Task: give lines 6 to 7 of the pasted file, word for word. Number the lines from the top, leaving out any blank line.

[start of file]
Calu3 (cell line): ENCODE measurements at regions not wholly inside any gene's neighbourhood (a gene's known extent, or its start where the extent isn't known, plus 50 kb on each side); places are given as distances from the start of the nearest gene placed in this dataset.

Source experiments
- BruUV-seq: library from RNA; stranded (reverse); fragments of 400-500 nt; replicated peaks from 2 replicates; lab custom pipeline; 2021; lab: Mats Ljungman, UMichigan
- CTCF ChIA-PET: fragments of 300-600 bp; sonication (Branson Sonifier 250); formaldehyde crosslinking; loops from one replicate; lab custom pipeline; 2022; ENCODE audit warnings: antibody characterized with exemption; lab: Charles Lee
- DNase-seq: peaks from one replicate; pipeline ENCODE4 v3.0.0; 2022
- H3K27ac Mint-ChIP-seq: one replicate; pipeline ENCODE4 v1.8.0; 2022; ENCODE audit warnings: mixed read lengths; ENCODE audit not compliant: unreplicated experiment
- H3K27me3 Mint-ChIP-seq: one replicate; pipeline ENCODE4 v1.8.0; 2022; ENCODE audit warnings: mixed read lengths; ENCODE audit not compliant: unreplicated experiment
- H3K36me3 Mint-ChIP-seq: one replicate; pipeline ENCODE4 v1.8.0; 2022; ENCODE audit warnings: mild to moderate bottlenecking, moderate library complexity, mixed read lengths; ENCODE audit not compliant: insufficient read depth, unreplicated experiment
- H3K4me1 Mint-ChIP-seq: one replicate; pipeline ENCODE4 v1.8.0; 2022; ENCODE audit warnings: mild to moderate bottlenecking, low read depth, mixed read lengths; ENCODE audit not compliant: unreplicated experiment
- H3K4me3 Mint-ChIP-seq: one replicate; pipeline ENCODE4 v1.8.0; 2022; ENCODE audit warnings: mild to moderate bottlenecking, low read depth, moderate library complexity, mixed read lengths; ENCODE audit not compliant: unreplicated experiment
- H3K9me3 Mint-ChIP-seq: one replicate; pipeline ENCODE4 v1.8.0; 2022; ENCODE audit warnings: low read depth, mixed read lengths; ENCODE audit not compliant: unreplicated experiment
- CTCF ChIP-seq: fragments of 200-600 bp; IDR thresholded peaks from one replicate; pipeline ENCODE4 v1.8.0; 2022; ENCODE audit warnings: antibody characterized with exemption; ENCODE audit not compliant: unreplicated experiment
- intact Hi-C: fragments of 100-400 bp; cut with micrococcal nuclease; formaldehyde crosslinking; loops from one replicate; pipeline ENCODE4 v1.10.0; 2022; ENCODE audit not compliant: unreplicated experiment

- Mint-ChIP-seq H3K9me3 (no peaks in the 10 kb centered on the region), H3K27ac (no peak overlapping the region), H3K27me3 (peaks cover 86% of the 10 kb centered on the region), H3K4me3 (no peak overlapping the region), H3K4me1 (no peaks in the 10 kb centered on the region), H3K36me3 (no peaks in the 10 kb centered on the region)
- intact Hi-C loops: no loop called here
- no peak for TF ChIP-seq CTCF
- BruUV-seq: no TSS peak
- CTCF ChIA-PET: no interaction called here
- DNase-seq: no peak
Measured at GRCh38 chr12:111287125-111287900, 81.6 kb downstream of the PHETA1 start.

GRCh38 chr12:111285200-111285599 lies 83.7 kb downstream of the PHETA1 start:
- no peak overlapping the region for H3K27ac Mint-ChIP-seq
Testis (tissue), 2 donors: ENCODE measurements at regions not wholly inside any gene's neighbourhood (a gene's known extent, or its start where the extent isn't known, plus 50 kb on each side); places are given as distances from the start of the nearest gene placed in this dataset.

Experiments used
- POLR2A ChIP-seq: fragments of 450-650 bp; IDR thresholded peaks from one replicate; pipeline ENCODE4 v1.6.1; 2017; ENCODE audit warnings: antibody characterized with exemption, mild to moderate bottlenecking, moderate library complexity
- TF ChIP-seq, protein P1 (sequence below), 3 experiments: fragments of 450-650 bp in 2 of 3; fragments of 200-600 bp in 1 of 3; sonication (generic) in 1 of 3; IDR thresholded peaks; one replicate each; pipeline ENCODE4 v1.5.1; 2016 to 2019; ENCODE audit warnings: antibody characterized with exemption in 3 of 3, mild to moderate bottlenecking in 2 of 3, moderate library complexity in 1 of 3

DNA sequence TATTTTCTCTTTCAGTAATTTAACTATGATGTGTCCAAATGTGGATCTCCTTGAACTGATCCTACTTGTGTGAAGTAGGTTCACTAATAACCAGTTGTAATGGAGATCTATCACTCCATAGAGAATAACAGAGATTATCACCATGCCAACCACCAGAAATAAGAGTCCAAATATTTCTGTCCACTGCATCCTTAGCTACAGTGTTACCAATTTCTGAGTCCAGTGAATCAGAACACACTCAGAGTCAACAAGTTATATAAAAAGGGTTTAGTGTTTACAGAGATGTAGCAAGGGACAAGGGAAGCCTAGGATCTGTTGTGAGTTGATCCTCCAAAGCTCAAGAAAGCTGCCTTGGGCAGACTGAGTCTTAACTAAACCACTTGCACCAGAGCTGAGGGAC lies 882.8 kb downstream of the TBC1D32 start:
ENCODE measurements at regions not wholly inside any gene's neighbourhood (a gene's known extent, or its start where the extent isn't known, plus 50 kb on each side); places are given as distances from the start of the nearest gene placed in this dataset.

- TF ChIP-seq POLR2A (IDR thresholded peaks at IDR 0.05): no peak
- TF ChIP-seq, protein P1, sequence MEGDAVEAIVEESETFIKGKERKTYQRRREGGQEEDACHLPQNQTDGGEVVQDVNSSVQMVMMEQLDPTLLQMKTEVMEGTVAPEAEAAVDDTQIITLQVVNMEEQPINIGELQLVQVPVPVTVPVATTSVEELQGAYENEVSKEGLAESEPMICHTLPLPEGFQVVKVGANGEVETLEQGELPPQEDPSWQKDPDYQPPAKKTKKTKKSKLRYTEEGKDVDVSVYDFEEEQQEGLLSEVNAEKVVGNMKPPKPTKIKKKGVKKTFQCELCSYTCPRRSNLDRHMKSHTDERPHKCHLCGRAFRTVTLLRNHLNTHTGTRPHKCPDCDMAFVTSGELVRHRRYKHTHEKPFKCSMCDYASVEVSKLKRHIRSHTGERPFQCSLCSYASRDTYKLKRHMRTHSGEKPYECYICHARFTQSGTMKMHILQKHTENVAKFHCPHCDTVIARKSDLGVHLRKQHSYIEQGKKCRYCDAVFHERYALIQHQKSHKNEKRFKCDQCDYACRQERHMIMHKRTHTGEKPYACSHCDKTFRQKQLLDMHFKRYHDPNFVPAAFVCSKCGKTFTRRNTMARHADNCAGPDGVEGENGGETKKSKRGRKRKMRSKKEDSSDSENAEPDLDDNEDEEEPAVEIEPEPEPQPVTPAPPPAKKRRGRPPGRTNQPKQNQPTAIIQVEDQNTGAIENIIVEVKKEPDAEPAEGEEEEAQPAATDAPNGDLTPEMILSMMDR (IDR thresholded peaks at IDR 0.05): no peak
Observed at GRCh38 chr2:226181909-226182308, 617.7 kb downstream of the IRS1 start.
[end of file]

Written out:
- H3K27ac Mint-ChIP-seq: one replicate; pipeline ENCODE4 v1.8.0; 2022; ENCODE audit warnings: mixed read lengths; ENCODE audit not compliant: unreplicated experiment
- H3K27me3 Mint-ChIP-seq: one replicate; pipeline ENCODE4 v1.8.0; 2022; ENCODE audit warnings: mixed read lengths; ENCODE audit not compliant: unreplicated experiment